The aim of almost all Charities and not for profit organizations is to be of benefit to those around them. However, when organisations rely on a small number of staff or volunteers to run day-to-day operations, control and oversight are not always what they should be. There is no doubt that those working in the charitable and not for profit sector are committed to ensuring their particular organisations aims are achieved and often consider it preposterous that those they work side by side with would rob the organisation of much needed funds. This results in often too much faith and trust being placed in individuals and a lack of challenge to their actions and presents serious risks for trustees who have a legal duty to safeguard the charity’s assets.
Attitudes to fraud are almost always set by the tone at the top. Unless you make clear the standards that you expect, you cannot expect volunteers and staff to adhere to them.
Training and development
When first appointed it is not unusual that a new trustee may not have all the knowledge and skills needed to carry out their regulatory duties effectively. Therefore induction and training are very important, followed closely by continuous education and development. The regulatory environment is facing a period of change with increased focus on the governance of charitable organisations and as a result a trustee’s learning is never complete. A policy of lifelong learning and keeping the knowledge and skills required up to date are part and parcel of protecting your organisation.
There are a number of resources that can assist with keeping you up to date. For example, guidance on internal financial controls is available from the Charity Commission in the UK while in the Republic of Ireland, the Charities Regulator has published guidance for trustees of small to medium sized charities on developing and implementing internal financial controls within their charity. Attending seminars and briefings and networking with other not-for-profit organisations are also useful ways to update your knowledge.
Risk assessment is another important consideration. Focus on where the fraud opportunities in your organisation are. Assess these risks and consider what improvements, if any, you need to implement in your systems. The risks facing smaller charities can be very different to those of a larger organisation, who have more sophisticated governance and the ability to implement segregation of duties. Where there is only a handful of people the latter is often very difficult to achieve, however in our experience there are three key practical steps smaller charities can implement to protect against potential fraudsters:
- Multiple signatories - make sure there are always two signatories on bank transactions, including transfers and cheques. Those two signatories should, ideally, not be related to one another. For instance, not a spouse or close relative.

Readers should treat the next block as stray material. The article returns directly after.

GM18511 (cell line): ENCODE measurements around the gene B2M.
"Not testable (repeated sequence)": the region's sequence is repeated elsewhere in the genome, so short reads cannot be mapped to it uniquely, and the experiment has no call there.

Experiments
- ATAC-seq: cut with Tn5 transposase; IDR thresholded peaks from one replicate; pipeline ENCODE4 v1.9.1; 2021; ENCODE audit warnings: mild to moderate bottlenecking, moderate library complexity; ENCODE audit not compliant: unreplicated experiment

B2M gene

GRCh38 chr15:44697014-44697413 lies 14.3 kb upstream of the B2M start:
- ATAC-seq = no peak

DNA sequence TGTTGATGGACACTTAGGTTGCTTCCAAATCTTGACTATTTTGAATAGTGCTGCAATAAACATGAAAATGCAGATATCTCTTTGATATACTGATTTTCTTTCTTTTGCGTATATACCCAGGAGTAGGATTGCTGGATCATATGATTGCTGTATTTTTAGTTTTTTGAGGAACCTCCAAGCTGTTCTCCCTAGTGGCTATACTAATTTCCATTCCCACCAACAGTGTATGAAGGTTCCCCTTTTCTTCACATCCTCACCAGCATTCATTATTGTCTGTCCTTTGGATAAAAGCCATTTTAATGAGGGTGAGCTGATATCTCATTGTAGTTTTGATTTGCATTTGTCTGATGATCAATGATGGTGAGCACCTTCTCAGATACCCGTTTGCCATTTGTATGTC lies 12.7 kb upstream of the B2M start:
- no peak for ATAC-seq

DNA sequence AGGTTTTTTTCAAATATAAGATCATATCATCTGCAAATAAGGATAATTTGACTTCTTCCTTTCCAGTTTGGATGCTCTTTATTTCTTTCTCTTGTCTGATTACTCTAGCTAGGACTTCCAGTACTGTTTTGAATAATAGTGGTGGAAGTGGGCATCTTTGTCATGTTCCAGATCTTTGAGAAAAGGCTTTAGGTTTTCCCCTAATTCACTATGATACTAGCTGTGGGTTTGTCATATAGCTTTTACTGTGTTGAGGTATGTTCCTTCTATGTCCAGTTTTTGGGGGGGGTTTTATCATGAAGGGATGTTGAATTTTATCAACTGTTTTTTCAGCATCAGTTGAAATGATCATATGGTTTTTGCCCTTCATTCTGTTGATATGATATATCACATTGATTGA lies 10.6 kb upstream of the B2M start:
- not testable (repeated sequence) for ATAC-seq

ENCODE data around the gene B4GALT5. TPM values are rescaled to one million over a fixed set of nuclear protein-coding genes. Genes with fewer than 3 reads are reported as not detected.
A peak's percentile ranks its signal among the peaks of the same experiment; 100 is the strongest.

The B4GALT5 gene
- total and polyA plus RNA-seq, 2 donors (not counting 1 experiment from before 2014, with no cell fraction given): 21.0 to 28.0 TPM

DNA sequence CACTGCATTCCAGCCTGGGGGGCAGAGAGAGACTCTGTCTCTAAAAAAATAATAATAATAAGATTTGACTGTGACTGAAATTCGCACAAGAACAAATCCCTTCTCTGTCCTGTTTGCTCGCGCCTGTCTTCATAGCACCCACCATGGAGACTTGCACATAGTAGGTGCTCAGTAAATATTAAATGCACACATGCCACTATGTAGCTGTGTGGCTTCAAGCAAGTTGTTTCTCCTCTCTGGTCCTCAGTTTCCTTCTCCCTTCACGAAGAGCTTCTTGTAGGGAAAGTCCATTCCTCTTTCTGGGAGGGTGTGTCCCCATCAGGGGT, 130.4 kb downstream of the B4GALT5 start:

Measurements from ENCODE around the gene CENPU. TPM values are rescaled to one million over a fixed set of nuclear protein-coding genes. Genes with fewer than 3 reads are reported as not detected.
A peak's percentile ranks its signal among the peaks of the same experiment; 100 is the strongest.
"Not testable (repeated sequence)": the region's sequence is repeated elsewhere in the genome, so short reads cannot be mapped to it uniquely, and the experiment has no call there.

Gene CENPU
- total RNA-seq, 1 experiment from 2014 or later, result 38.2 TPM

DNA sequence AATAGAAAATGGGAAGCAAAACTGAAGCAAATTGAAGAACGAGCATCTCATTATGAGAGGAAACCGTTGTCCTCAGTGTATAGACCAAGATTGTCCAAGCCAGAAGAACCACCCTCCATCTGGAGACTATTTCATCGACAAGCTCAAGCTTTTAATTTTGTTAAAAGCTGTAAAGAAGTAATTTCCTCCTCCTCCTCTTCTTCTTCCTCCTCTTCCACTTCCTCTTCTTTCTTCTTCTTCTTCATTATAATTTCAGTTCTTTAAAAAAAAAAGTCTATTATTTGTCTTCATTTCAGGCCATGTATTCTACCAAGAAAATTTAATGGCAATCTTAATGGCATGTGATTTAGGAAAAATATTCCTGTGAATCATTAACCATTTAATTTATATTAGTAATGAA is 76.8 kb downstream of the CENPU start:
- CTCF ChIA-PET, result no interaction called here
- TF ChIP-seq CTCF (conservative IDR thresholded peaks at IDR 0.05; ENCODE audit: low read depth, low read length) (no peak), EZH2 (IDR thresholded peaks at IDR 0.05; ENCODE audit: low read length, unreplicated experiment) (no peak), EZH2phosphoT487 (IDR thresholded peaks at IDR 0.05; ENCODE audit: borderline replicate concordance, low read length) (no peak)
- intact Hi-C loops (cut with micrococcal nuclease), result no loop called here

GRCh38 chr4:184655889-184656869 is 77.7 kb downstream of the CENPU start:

- Where segregation of duties is not always possible, make sure there is some rotation of duties. That might mean that when a person goes on holiday, someone else fully takes over their role. Or alternatively, change a key position periodically to ensure that one person, does not do all the bookkeeping for the charity for an extended period of time.
- Someone other than the bookkeeper should prepare the annual accounts. A second pair of eyes might either spot or deter someone else from doing something they should not.
For larger charities, the three things which are really important are:
- Having an effective whistleblowing procedure. A large proportion of frauds are uncovered by someone speaking up. Whistleblowing procedures should be well publicised within your charity. Those who raise concerns should be protected and encouraged.
- Empowering your people. Make it clear that everyone in the organization should abide by the rules, from the chief executive down. Anybody who doesn’t follow procedures or controls should be challenged.
- Valuing your signature. If you are asked to approve payments or invoices, you should avoid just signing without checking.
What to do if you suspect fraud
Unfortunately charities being victims of fraud is an all too common occurrence. Charities should be vigilant, put trust in people – but not blind trust and individuals should speak up if you think what you see is not right.
If you suspect fraud is occurring, it’s a good idea to get professional advice promptly as the way that you deal with the situation can affect your long-term reputation as well as your ability to recover losses